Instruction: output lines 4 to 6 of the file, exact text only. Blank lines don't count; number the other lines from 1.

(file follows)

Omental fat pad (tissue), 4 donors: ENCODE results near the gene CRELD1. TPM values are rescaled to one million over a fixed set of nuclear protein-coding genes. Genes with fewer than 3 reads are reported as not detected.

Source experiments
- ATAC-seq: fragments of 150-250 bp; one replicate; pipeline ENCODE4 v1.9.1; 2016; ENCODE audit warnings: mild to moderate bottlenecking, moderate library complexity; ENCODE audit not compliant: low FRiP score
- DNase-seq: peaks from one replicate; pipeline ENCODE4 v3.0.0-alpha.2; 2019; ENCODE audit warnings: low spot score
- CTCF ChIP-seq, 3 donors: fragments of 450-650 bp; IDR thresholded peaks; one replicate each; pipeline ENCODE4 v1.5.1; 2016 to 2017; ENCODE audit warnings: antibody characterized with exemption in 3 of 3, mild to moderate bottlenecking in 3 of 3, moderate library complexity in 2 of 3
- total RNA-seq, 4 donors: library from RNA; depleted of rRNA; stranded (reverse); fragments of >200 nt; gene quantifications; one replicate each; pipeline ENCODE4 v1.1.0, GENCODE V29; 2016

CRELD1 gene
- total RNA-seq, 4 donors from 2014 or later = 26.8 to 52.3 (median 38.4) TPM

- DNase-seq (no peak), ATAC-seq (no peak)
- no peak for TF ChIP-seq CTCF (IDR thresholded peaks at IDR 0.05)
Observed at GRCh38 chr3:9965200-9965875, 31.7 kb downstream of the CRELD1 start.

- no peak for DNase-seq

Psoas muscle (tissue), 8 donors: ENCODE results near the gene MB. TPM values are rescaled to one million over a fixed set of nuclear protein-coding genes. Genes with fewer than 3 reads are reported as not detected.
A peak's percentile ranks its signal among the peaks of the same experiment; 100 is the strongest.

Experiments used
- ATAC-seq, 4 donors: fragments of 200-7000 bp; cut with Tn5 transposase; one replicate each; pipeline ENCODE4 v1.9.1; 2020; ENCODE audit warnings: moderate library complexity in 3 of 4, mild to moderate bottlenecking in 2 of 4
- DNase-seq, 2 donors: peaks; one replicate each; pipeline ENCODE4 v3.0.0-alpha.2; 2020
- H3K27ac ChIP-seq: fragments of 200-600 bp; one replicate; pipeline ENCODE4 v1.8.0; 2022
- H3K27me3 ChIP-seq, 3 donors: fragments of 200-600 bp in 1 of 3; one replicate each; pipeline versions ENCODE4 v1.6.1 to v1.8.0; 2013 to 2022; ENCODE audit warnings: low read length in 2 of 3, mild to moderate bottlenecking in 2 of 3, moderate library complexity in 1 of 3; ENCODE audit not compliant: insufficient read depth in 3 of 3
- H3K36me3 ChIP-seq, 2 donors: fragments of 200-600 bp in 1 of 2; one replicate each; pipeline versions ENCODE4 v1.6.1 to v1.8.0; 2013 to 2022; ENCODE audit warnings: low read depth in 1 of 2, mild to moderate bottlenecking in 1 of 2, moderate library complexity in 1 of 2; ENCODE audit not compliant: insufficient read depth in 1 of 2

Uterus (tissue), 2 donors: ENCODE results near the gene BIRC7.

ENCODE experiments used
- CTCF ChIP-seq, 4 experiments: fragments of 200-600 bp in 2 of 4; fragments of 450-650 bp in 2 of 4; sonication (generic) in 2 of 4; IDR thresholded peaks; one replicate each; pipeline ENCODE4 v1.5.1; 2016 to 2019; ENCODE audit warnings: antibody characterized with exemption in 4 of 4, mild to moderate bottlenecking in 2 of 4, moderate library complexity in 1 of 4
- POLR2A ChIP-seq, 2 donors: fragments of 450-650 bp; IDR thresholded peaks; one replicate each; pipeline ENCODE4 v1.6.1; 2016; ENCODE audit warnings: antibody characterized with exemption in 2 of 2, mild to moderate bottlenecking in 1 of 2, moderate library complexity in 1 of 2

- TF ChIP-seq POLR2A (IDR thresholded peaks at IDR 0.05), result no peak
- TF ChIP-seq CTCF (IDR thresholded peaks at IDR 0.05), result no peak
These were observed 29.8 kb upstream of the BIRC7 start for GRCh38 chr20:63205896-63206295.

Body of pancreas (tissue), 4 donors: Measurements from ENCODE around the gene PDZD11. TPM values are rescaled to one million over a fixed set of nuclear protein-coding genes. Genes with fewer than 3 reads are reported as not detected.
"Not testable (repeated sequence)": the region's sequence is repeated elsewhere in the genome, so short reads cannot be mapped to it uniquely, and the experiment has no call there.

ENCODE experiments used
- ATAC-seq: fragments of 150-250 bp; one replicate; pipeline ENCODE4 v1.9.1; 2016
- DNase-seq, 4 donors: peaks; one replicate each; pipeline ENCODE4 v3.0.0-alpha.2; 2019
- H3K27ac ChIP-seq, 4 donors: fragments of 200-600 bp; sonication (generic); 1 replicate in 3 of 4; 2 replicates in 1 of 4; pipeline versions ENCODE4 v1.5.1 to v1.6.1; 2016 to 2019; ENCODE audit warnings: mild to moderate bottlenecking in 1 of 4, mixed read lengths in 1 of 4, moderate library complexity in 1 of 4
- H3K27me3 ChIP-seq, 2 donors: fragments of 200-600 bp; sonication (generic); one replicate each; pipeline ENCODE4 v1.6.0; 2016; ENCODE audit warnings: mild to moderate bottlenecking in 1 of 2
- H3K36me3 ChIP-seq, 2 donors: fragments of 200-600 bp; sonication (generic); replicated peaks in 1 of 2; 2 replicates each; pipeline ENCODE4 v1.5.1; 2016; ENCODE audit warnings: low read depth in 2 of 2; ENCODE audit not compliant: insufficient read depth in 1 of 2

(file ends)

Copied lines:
- DNase-seq: peaks from one replicate; pipeline ENCODE4 v3.0.0-alpha.2; 2019; ENCODE audit warnings: low spot score
- CTCF ChIP-seq, 3 donors: fragments of 450-650 bp; IDR thresholded peaks; one replicate each; pipeline ENCODE4 v1.5.1; 2016 to 2017; ENCODE audit warnings: antibody characterized with exemption in 3 of 3, mild to moderate bottlenecking in 3 of 3, moderate library complexity in 2 of 3
- total RNA-seq, 4 donors: library from RNA; depleted of rRNA; stranded (reverse); fragments of >200 nt; gene quantifications; one replicate each; pipeline ENCODE4 v1.1.0, GENCODE V29; 2016